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Figuring out political rhetoric : a content analysis of the use of rhetorical figures by Flemish politicians

Edward De Vooght (UGent) , Sarah Van Leuven (UGent) and Liselot Hudders (UGent)
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Organization
Abstract
Political rhetoric has fascinated scholars ever since the Antiquity and rhetorical figures have always played a central role both in theory and practice (Charteris-Black, 2018). The vast body of literature on political discourse has already brought forth detailed rhetorical analyses of individual speeches (Toye, 2010), general insights in the use of rhetoric by politicians (Amsalem et al., 2017) and extensive studies into the use of rhetorical figures such as metaphors (Ferrari, 2007). However, unlike the field of advertising studies, where scholars have observed which rhetorical figures are often used (McQuarrie & Mick, 1996), it remains largely unknown which rhetorical figures beyond metaphors are used by politicians and which contextual factors might influence this use. The present study attempts to tackle these issues to provide a broader understanding of the political use of figures. For the study of political rhetoric such an understanding is crucial because rhetoric is not just the mere sum of strategically employed figures, but also a culturally embedded practice (Kennedy, 1998). Consequently, understanding the broad practice is vital in order to study particular speeches or speakers as some strategic figure uses might only emerge by comparison. Therefore, a quantitative content analysis was conducted of the use of rhetorical figures by Flemish politicians during the municipal elections in Flanders on 14 October 2018. The sample consisted of 25 speeches delivered by politicians from different parties in varying contexts such as the election results (victory-loss), the presence of national press, the national or local image of the politician, the size of the municipality in which the speech was delivered and the level of formality, which was based on factors such as stage presence, microphone use and the announcing of the speaker. A strong intercoder reliability was achieved with Alpha Krippendorff values ranging between 0.741 and 1. Our sample displayed 895 rhetorical figures of 51 different types, which were employed at an average rate of 8 figures per 100 words. The most popular rhetorical figures were word repetitions (conduplicatio, 19,3%), repetitions of the phrase beginning (anaphora, 14%), metaphors (13%), argument repetitions (commoratio, 7,4%) and enumerations of three (tricolon, 5,4%). Eight rhetorical categories were established: repetitions, enumerations, substitutions, rhymes, syntheses, oppositions, interactions and emotional figures. Notwithstanding the aforementioned variety, repetitions and substitutions alone comprised 71% of all figures found in our corpus. Enumerations (13%) and interactions (10%) were also frequently observed albeit to a lesser extent. This seemed to be a general trend regardless of speaker or party membership. Concerning the contextual factors, the use of rhetorical categories did not correlate with the election results (victory-loss). However, the formality of the event did appear to be an important factor as informal speeches (count 10) displayed significantly more interactive (16% vs. 5%) and emotional figures (8% vs. 2%) in comparison with the mainly enumerative (15% vs. 6%) formal speeches (count 15). Based on these findings, it is suggested that the general use of rhetorical figures by politicians is largely determined by two rhetorical standards, namely a formal and an informal standard. These standards are dependent of the formality of the context and independent of the election results. The formal rhetorical political standard displays few interactions and emotional figures and is characterised by a dominance of repetitions, substitutions and enumerations. This formal standard was found to be mainly used in speeches delivered in larger cities by politicians with a national public image in the presence of national press. On the other hand, the informal political rhetorical standard is characterised by the low frequency of enumerations and the presence of interactions, emotional figures and repetitions. The informal standard was observed to be mainly employed by local politicians in smaller communities and in the absence of national press. In conclusion, it was observed that politicians use a great variety of figures beyond metaphors. In particular, it was found that repetitions were dominant in almost all cases. These findings call to attention the need to study the use and effect of figures other than metaphors. Moreover, the use of rhetorical figures was found to be more dependent of the context of delivery (formality) than the political reality (election results). Therefore, the traditional believe in the strategic agency of political communication within rhetoric (Martin, 2013) and political communication (Strömbäck & Esser, 2017), could benefit from a perspective shift as rhetoric might not only be strategically but also culturally and even socially determined (Turnbull, 2017). Political speech does not mirror strategic thoughts, but by understanding the general practice, those thoughts might be accessible nonetheless.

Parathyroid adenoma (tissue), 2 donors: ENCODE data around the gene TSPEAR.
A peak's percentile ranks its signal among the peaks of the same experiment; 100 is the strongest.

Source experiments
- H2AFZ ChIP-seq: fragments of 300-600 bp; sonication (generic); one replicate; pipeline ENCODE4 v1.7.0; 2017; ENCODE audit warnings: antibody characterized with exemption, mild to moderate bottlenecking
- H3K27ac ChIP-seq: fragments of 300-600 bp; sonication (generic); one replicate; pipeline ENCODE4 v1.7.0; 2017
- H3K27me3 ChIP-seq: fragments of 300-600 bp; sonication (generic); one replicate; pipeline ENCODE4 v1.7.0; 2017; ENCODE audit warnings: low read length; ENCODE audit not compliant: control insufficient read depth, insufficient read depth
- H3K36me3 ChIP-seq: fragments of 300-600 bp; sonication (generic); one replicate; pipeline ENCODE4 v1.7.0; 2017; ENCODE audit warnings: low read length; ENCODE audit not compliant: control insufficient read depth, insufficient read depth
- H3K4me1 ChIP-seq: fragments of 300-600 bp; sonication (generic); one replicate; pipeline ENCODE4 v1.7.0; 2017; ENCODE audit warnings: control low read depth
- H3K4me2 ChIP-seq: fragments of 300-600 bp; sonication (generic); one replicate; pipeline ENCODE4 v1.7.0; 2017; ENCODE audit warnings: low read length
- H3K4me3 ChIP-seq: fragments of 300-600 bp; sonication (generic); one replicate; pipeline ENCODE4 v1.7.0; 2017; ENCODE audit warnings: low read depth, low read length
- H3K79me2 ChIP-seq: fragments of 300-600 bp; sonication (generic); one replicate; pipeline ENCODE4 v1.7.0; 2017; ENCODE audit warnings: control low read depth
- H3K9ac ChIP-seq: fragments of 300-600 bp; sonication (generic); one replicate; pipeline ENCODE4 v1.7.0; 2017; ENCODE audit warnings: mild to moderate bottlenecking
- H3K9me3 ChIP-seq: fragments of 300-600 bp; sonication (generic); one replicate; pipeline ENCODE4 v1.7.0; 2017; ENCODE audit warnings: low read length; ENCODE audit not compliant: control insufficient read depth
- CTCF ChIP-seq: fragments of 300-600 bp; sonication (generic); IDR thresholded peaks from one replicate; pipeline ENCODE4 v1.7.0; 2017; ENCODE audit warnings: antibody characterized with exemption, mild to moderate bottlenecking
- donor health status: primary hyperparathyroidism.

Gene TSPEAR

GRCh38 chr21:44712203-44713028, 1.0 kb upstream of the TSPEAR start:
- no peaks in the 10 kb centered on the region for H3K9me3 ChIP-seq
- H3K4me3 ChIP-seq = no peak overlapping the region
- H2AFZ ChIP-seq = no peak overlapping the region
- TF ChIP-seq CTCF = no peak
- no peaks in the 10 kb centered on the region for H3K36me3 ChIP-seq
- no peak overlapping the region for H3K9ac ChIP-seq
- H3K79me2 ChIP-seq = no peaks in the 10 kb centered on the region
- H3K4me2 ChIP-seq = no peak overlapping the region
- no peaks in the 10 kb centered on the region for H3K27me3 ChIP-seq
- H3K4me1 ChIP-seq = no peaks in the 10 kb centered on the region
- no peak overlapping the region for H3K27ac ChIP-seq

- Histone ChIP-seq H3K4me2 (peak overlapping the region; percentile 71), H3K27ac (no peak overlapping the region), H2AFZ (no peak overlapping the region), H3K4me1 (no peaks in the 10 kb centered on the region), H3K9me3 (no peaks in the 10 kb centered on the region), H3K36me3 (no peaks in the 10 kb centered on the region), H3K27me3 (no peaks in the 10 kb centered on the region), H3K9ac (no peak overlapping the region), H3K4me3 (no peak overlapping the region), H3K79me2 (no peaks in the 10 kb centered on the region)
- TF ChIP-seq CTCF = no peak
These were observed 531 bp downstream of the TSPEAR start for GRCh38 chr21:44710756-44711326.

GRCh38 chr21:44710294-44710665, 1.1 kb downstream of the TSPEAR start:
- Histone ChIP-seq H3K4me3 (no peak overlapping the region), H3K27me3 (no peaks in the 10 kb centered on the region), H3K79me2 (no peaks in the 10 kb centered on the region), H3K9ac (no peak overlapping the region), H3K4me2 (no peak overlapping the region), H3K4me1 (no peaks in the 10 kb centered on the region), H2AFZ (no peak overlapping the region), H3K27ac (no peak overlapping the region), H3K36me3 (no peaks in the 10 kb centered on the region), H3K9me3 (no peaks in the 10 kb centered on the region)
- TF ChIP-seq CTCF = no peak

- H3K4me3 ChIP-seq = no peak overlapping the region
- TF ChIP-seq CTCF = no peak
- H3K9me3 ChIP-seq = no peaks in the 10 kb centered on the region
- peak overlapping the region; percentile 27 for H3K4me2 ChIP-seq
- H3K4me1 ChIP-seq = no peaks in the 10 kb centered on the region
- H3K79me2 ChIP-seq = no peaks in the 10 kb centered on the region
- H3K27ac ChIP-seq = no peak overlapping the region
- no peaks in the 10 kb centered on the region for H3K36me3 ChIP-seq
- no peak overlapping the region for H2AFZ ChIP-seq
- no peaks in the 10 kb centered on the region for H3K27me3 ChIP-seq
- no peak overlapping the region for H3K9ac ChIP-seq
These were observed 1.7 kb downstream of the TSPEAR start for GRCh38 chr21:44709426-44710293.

Keywords
Rhetoric, rhetorical figures, political communication, speeches, quantitative content analysis, political strategy

Citation

Please use this url to cite or link to this publication:

MLA
De Vooght, Edward, et al. “Figuring out Political Rhetoric : A Content Analysis of the Use of Rhetorical Figures by Flemish Politicians.” Etmaal van de Communicatiewetenschap 2020, Abstracts, 2020.
APA
De Vooght, E., Van Leuven, S., & Hudders, L. (2020). Figuring out political rhetoric : a content analysis of the use of rhetorical figures by Flemish politicians. Etmaal van de Communicatiewetenschap 2020, Abstracts. Presented at the Etmaal van de Communicatiewetenschap 2020 : (Mis)informing the public?, Amsterdam, the Netherlands.
Chicago author-date
De Vooght, Edward, Sarah Van Leuven, and Liselot Hudders. 2020. “Figuring out Political Rhetoric : A Content Analysis of the Use of Rhetorical Figures by Flemish Politicians.” In Etmaal van de Communicatiewetenschap 2020, Abstracts.
Chicago author-date (all authors)